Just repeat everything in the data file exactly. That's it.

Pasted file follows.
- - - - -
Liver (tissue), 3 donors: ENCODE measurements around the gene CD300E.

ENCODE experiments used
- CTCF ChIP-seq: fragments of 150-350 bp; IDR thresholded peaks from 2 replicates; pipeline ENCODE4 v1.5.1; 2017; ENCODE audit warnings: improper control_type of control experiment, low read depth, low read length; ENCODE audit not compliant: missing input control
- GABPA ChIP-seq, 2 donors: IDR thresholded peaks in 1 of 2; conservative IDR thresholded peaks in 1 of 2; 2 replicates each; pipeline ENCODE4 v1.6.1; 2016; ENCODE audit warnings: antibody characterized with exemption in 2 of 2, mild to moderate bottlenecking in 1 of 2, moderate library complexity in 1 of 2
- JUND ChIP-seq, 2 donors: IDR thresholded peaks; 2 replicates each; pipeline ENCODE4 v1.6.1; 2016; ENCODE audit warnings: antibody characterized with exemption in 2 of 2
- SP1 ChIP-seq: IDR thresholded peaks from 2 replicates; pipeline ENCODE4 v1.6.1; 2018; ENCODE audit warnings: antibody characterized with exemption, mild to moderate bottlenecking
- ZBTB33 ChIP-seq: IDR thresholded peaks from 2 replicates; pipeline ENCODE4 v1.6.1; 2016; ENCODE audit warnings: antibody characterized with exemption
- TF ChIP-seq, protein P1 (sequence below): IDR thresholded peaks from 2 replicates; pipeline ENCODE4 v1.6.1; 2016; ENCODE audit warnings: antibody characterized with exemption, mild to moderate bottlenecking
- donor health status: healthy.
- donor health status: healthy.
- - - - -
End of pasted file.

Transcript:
Liver (tissue), 3 donors: ENCODE measurements around the gene CD300E.

ENCODE experiments used
- CTCF ChIP-seq: fragments of 150-350 bp; IDR thresholded peaks from 2 replicates; pipeline ENCODE4 v1.5.1; 2017; ENCODE audit warnings: improper control_type of control experiment, low read depth, low read length; ENCODE audit not compliant: missing input control
- GABPA ChIP-seq, 2 donors: IDR thresholded peaks in 1 of 2; conservative IDR thresholded peaks in 1 of 2; 2 replicates each; pipeline ENCODE4 v1.6.1; 2016; ENCODE audit warnings: antibody characterized with exemption in 2 of 2, mild to moderate bottlenecking in 1 of 2, moderate library complexity in 1 of 2
- JUND ChIP-seq, 2 donors: IDR thresholded peaks; 2 replicates each; pipeline ENCODE4 v1.6.1; 2016; ENCODE audit warnings: antibody characterized with exemption in 2 of 2
- SP1 ChIP-seq: IDR thresholded peaks from 2 replicates; pipeline ENCODE4 v1.6.1; 2018; ENCODE audit warnings: antibody characterized with exemption, mild to moderate bottlenecking
- ZBTB33 ChIP-seq: IDR thresholded peaks from 2 replicates; pipeline ENCODE4 v1.6.1; 2016; ENCODE audit warnings: antibody characterized with exemption
- TF ChIP-seq, protein P1 (sequence below): IDR thresholded peaks from 2 replicates; pipeline ENCODE4 v1.6.1; 2016; ENCODE audit warnings: antibody characterized with exemption, mild to moderate bottlenecking
- donor health status: healthy.
- donor health status: healthy.